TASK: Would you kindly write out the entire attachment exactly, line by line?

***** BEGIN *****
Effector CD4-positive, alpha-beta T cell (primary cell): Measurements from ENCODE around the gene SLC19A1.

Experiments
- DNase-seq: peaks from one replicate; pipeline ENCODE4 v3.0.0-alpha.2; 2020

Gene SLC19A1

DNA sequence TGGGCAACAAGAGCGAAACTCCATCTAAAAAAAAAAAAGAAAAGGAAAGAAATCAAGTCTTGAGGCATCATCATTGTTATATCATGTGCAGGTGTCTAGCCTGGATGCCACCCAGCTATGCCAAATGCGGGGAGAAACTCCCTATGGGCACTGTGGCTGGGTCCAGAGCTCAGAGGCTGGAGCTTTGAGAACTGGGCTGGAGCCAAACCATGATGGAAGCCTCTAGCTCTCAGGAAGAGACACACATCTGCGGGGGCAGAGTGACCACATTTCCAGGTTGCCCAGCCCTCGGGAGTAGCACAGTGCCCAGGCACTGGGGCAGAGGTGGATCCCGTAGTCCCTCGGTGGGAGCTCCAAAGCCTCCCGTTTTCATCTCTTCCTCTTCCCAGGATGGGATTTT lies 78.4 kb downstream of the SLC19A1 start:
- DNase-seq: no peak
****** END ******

Effector CD4-positive, alpha-beta T cell (primary cell): Measurements from ENCODE around the gene SLC19A1.

Experiments
- DNase-seq: peaks from one replicate; pipeline ENCODE4 v3.0.0-alpha.2; 2020

Gene SLC19A1

DNA sequence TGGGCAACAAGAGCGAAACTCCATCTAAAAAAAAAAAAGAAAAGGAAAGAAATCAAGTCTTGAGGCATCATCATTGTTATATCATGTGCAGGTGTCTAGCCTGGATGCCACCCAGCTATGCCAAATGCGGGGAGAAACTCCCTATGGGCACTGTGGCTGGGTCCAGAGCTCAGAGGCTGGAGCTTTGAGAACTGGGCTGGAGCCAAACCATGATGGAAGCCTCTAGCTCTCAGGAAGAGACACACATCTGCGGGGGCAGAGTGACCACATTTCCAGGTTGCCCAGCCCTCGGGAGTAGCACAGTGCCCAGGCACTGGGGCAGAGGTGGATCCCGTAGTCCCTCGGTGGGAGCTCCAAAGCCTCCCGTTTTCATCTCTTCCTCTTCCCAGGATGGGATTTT lies 78.4 kb downstream of the SLC19A1 start:
- DNase-seq: no peak